The use of a multi-level modulation method is possible, but appears not to be necessary because of the bandwidth available for data transmission in a motor vehicle electrical system. By dispensing with a multi-level modulation method, additional cost for the system arrangement or configuration can be saved. Moreover, two-level modulation methods work much more robustly than higher-level modulation methods. As a rule, higher-level modulation methods are more interference-prone than their lower-level variants.

Look-up table 4 contains discrete samples of a sinusoidal signal, which, in a mixer 5, are multiplied by data that has already been differentially encoded in functional block 3. The modulation itself is accomplished digitally using look-up table 4. This ensures “ideal” modulation without any phase offset between the carrier signal and the data bits to be transmitted.

The noisy desired signals are recovered again using correlator 28. For correlation, it is possible to use, inter alia, special sequences, which are referred to as “Barker sequences” (compare R. H. Barker: Group Synchronization of Binary Digital Systems. In Communication Theory, W. Jackson, Butterworth, 1953). These sequences feature a primary-to-secondary maximum ratio that corresponds to the number L of bits of the sequence. Therefore, it holds that:
HNV=L  (1)

Barker sequences have a length L=2, 3, 4, 5, 7, 11 or 13. In R. Turyn, J. Storer: On Binary Sequences, Proceedings of American Mathematical Society, No. 12, 1961, it is shown that there are no further Barker sequences of odd length. In L. D. Baumert: Cyclic Difference Set, Springer Verlag, Berlin Heidelberg, 1971, it is demonstrated that there are no Barker sequences of even length greater than 4. Due to their high primary-to-secondary maximum ratio, these sequences are suitable, inter alia, for the most different synchronization tasks.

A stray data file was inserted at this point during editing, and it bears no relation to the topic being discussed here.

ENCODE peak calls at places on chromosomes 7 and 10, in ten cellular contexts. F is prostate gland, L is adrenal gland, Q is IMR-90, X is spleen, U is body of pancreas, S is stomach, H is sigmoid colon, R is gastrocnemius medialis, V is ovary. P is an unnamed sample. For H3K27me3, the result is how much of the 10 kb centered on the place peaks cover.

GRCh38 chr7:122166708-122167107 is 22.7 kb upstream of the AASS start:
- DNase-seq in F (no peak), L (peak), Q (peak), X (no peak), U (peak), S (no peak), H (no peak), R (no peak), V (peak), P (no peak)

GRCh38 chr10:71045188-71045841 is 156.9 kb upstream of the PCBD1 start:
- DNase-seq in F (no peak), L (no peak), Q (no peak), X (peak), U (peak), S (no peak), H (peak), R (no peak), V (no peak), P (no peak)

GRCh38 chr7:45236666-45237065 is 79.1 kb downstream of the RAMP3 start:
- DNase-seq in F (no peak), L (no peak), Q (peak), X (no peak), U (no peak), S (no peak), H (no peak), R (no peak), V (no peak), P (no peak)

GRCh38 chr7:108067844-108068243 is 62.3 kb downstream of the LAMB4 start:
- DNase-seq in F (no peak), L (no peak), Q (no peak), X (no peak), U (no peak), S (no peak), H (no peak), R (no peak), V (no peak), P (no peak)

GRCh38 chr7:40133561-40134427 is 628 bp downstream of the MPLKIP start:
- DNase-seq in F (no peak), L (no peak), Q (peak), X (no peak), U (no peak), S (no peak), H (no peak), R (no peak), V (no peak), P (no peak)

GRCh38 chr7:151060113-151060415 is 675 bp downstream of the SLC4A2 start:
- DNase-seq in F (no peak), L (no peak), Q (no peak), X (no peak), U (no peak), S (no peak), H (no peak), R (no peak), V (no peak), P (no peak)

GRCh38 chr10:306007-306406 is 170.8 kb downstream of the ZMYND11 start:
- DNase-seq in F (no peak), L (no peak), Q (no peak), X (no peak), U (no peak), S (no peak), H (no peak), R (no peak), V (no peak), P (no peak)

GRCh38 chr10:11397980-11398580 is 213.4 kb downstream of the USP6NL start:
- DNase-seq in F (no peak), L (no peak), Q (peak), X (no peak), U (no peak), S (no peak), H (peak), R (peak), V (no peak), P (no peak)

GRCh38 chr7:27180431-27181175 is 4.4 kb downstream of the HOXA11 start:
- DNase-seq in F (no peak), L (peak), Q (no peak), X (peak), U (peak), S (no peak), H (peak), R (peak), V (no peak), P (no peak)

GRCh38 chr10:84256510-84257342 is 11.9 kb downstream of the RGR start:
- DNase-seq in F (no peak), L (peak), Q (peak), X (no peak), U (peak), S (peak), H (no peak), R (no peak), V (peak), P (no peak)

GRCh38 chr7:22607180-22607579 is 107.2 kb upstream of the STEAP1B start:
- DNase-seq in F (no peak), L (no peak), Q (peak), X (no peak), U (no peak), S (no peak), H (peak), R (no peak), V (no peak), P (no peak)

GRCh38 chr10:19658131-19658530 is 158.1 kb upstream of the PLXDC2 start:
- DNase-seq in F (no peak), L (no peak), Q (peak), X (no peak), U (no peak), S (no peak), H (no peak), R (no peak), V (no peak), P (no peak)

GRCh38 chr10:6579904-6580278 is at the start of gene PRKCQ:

If synchronization is performed using a marker, there is the problem that, even in the case of a noiseless channel, the probability of incorrect synchronization is always greater than 0 as long as the marker can be combined from components of the character alphabet available for the succeeding data. This can only be avoided if data transmission is performed using an alphabet whose components do not allow the marker to be constructed therefrom. This is also true, in particular, for the case that two code words overlap. If, for example, the alphabet contains the two words a=a1 . . . an and b=b1 . . . bn, then the marker must not be able to be constructed by combining aj . . . anb1 . . . bj−1, where 1<j=n, either.

When using Barker sequences for frame synchronization, this can be achieved, inter alia, by using the Manchester code for the data. The Manchester code has the feature that, based on the Manchester code used, a state is maintained for a maximum of two bit periods. After that, is the state automatically changes. However, Barker sequences having a length L>4 generally contain at least one succession of three equal states.

The probability of incorrect synchronization can be generally calculated by the following equation:

P r ( f RDL ) = i = 1 [ N L - 1 ] ( - 1 ) i + j i + 1 ( N - L_ ( L - 1 ) i ) · M - Li ( 2 )

Here, M stands for the number of symbols of the modulation method used. Thus, in the case of DBPSK, it holds that M=2. L corresponds to the length of the synchronization word in general and, in this particular case, to the length of the Barker sequence. N represents the total length of the data frame to be transmitted, including L and length D of the data block (N=L+D).